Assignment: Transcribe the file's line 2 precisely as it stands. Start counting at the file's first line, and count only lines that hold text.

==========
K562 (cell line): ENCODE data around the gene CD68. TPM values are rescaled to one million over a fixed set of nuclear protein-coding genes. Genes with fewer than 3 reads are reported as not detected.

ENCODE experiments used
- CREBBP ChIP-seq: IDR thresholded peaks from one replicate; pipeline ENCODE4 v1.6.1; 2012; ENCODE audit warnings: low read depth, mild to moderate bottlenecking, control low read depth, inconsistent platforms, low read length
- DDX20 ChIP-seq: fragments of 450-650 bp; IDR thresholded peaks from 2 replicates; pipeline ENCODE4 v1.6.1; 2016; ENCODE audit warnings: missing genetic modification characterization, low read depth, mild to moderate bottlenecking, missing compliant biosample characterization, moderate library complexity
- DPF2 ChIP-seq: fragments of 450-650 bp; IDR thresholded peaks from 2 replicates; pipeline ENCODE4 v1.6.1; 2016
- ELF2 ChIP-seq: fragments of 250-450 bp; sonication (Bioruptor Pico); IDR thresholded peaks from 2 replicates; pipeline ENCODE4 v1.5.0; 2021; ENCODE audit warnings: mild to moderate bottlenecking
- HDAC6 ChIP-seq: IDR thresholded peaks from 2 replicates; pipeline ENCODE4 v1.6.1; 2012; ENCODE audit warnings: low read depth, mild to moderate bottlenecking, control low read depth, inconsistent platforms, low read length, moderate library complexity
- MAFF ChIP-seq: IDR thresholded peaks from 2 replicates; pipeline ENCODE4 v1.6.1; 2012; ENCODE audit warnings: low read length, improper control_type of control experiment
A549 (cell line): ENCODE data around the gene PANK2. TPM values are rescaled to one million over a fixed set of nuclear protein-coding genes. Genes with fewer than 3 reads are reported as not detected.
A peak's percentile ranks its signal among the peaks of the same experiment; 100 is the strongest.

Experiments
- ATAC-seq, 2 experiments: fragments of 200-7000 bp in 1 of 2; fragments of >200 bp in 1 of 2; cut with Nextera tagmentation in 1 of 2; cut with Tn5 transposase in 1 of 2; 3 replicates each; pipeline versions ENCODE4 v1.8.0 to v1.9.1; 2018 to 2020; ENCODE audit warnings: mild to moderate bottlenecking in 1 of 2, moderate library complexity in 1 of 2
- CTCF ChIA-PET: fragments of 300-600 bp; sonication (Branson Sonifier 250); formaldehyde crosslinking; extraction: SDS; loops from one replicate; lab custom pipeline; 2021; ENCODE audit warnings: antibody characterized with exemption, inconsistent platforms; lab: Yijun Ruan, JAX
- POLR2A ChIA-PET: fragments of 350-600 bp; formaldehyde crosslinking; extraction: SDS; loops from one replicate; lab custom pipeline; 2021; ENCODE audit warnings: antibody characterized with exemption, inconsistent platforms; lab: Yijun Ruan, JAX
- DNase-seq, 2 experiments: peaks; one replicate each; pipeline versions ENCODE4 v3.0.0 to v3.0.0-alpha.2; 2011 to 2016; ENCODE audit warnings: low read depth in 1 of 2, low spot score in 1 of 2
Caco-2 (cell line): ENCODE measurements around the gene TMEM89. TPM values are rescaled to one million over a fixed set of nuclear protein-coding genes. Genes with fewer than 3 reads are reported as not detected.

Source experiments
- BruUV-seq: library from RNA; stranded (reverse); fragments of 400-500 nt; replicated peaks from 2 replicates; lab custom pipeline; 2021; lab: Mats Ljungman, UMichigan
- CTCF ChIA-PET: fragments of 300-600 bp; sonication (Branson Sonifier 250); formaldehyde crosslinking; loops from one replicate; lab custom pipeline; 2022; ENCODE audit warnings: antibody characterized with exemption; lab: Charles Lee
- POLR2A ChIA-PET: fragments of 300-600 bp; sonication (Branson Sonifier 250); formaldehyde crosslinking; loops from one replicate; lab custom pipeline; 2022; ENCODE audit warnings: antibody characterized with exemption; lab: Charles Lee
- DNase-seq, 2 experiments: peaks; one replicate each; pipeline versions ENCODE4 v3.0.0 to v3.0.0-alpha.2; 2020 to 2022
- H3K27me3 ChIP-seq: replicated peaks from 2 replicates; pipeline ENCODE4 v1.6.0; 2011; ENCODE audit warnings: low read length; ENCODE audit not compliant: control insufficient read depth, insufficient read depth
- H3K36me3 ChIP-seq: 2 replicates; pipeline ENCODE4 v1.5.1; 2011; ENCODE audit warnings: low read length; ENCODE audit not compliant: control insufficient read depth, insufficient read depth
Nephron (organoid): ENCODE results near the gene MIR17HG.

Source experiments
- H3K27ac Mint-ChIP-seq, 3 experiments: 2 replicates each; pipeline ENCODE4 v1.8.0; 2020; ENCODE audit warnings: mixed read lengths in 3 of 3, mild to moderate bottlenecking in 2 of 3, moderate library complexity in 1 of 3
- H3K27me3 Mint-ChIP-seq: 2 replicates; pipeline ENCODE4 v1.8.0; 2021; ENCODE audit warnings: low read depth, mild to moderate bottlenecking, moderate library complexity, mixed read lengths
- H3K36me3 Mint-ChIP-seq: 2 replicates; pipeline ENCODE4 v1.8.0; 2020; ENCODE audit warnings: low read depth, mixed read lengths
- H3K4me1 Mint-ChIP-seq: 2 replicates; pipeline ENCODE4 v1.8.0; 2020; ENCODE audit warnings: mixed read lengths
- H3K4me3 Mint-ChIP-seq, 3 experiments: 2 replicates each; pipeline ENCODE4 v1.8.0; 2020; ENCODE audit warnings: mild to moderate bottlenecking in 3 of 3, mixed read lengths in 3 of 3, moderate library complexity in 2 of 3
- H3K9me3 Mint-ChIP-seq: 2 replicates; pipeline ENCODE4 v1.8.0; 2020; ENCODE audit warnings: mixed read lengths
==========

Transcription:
ENCODE experiments used